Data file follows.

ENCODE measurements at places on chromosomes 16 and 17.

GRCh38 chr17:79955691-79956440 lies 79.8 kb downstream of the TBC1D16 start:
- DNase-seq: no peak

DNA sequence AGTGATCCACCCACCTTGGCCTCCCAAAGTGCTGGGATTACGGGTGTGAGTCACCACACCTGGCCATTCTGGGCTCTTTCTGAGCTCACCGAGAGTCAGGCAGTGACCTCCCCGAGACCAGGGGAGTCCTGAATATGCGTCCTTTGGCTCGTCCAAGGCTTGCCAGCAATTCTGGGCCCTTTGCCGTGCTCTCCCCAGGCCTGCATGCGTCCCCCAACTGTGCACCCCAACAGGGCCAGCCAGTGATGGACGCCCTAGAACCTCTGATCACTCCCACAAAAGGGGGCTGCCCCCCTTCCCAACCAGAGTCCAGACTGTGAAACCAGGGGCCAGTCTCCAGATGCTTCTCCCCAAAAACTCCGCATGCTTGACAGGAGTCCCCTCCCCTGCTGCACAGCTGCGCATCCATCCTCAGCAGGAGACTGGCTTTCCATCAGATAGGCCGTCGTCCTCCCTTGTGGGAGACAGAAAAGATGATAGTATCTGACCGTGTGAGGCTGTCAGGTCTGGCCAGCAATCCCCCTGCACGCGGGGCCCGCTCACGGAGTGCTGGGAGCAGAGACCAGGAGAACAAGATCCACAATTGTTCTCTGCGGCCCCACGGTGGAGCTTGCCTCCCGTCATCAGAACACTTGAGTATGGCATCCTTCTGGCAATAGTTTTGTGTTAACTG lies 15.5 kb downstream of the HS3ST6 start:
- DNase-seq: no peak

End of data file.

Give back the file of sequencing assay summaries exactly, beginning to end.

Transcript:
ENCODE measurements at places on chromosomes 16 and 17.

GRCh38 chr17:79955691-79956440 lies 79.8 kb downstream of the TBC1D16 start:
- DNase-seq: no peak

DNA sequence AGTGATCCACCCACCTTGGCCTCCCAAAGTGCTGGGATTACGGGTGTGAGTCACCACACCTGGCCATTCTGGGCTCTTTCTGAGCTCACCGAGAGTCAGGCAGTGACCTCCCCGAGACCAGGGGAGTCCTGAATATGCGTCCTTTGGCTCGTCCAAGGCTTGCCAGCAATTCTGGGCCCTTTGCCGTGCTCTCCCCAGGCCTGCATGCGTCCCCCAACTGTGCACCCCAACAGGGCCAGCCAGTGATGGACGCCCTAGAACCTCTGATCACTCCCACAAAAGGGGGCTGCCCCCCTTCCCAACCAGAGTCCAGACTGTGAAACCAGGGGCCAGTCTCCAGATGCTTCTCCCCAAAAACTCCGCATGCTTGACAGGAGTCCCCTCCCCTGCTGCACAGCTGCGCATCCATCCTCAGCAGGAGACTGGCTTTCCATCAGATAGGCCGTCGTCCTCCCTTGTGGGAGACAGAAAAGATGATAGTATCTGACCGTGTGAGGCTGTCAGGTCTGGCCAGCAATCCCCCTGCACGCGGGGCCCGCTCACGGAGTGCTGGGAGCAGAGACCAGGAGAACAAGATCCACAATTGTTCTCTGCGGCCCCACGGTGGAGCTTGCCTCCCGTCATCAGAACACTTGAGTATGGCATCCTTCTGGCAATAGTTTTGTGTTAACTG lies 15.5 kb downstream of the HS3ST6 start:
- DNase-seq: no peak